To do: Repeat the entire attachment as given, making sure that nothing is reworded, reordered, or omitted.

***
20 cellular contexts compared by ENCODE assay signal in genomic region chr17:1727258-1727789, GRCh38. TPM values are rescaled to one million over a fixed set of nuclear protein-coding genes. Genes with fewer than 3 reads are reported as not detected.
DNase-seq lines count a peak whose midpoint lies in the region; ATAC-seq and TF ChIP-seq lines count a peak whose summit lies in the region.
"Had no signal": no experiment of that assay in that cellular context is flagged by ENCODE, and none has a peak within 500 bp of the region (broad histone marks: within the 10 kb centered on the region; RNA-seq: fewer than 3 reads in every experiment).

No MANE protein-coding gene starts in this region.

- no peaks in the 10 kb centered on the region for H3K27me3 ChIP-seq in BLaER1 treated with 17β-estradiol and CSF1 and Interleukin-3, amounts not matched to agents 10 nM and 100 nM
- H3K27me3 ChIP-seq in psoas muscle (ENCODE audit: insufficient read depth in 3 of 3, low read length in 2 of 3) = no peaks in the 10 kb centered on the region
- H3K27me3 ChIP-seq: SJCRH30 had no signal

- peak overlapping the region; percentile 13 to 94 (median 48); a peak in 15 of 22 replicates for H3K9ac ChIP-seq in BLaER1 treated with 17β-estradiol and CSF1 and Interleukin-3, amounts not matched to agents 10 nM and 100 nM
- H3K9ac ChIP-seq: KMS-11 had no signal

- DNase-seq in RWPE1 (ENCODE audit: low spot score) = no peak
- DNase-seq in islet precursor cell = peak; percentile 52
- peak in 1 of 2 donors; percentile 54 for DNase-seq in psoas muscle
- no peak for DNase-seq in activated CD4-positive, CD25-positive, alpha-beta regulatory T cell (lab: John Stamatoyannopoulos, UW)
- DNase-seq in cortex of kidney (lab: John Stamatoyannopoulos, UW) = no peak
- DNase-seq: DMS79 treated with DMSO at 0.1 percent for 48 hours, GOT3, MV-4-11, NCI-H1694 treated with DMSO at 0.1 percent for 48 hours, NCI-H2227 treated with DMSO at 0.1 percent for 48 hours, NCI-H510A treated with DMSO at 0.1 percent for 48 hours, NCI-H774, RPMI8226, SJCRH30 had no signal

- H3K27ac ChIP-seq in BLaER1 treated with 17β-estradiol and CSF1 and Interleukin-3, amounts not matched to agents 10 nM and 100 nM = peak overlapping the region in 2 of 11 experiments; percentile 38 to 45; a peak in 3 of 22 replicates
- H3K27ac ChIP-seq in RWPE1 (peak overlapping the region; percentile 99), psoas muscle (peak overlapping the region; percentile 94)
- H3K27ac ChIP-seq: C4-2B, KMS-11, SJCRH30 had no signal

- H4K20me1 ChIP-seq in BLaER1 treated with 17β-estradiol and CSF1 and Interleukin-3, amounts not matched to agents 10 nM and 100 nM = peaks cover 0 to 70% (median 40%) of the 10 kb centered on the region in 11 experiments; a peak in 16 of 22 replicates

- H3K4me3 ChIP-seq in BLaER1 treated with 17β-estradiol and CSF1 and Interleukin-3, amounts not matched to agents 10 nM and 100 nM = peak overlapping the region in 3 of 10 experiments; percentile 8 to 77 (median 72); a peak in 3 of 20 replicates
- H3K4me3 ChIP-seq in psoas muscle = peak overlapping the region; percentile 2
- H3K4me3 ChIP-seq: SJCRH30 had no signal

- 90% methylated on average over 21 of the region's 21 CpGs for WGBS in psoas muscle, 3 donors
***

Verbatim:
20 cellular contexts compared by ENCODE assay signal in genomic region chr17:1727258-1727789, GRCh38. TPM values are rescaled to one million over a fixed set of nuclear protein-coding genes. Genes with fewer than 3 reads are reported as not detected.
DNase-seq lines count a peak whose midpoint lies in the region; ATAC-seq and TF ChIP-seq lines count a peak whose summit lies in the region.
"Had no signal": no experiment of that assay in that cellular context is flagged by ENCODE, and none has a peak within 500 bp of the region (broad histone marks: within the 10 kb centered on the region; RNA-seq: fewer than 3 reads in every experiment).

No MANE protein-coding gene starts in this region.

- no peaks in the 10 kb centered on the region for H3K27me3 ChIP-seq in BLaER1 treated with 17β-estradiol and CSF1 and Interleukin-3, amounts not matched to agents 10 nM and 100 nM
- H3K27me3 ChIP-seq in psoas muscle (ENCODE audit: insufficient read depth in 3 of 3, low read length in 2 of 3) = no peaks in the 10 kb centered on the region
- H3K27me3 ChIP-seq: SJCRH30 had no signal

- peak overlapping the region; percentile 13 to 94 (median 48); a peak in 15 of 22 replicates for H3K9ac ChIP-seq in BLaER1 treated with 17β-estradiol and CSF1 and Interleukin-3, amounts not matched to agents 10 nM and 100 nM
- H3K9ac ChIP-seq: KMS-11 had no signal

- DNase-seq in RWPE1 (ENCODE audit: low spot score) = no peak
- DNase-seq in islet precursor cell = peak; percentile 52
- peak in 1 of 2 donors; percentile 54 for DNase-seq in psoas muscle
- no peak for DNase-seq in activated CD4-positive, CD25-positive, alpha-beta regulatory T cell (lab: John Stamatoyannopoulos, UW)
- DNase-seq in cortex of kidney (lab: John Stamatoyannopoulos, UW) = no peak
- DNase-seq: DMS79 treated with DMSO at 0.1 percent for 48 hours, GOT3, MV-4-11, NCI-H1694 treated with DMSO at 0.1 percent for 48 hours, NCI-H2227 treated with DMSO at 0.1 percent for 48 hours, NCI-H510A treated with DMSO at 0.1 percent for 48 hours, NCI-H774, RPMI8226, SJCRH30 had no signal

- H3K27ac ChIP-seq in BLaER1 treated with 17β-estradiol and CSF1 and Interleukin-3, amounts not matched to agents 10 nM and 100 nM = peak overlapping the region in 2 of 11 experiments; percentile 38 to 45; a peak in 3 of 22 replicates
- H3K27ac ChIP-seq in RWPE1 (peak overlapping the region; percentile 99), psoas muscle (peak overlapping the region; percentile 94)
- H3K27ac ChIP-seq: C4-2B, KMS-11, SJCRH30 had no signal

- H4K20me1 ChIP-seq in BLaER1 treated with 17β-estradiol and CSF1 and Interleukin-3, amounts not matched to agents 10 nM and 100 nM = peaks cover 0 to 70% (median 40%) of the 10 kb centered on the region in 11 experiments; a peak in 16 of 22 replicates

- H3K4me3 ChIP-seq in BLaER1 treated with 17β-estradiol and CSF1 and Interleukin-3, amounts not matched to agents 10 nM and 100 nM = peak overlapping the region in 3 of 10 experiments; percentile 8 to 77 (median 72); a peak in 3 of 20 replicates
- H3K4me3 ChIP-seq in psoas muscle = peak overlapping the region; percentile 2
- H3K4me3 ChIP-seq: SJCRH30 had no signal

- 90% methylated on average over 21 of the region's 21 CpGs for WGBS in psoas muscle, 3 donors